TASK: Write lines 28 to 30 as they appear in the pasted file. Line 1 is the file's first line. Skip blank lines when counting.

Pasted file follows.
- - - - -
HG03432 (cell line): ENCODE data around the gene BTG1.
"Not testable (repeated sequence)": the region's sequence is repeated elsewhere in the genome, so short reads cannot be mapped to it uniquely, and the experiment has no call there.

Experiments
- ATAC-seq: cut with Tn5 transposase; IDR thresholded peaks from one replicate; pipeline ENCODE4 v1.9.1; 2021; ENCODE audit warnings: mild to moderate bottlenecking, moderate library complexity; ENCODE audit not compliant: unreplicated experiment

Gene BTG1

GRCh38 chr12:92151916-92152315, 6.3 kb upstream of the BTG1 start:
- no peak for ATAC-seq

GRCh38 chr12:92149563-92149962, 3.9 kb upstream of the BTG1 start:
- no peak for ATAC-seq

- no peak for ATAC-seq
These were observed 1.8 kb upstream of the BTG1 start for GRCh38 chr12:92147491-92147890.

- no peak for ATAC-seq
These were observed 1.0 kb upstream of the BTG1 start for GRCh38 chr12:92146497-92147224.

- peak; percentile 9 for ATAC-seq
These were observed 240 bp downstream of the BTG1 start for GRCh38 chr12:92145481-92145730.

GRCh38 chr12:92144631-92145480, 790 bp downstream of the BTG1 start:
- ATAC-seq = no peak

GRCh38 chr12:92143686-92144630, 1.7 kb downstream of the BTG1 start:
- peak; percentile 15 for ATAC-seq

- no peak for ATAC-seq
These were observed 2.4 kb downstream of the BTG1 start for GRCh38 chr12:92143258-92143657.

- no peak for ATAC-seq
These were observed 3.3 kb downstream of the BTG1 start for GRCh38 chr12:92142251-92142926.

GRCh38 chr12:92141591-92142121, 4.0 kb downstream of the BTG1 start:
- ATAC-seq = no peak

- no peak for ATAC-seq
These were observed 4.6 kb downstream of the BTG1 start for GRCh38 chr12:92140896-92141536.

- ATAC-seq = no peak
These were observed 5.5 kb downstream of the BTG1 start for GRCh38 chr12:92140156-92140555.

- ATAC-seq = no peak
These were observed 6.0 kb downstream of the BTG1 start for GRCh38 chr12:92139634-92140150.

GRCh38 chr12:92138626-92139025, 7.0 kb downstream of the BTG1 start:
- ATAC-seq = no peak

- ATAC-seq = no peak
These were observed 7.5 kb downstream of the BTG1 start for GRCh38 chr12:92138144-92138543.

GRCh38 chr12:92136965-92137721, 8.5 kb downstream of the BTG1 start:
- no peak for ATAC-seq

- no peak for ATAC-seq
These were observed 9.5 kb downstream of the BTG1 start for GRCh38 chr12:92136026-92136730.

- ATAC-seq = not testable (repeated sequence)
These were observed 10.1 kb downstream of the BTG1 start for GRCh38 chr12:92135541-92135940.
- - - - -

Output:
- ATAC-seq = no peak
These were observed 5.5 kb downstream of the BTG1 start for GRCh38 chr12:92140156-92140555.

- ATAC-seq = no peak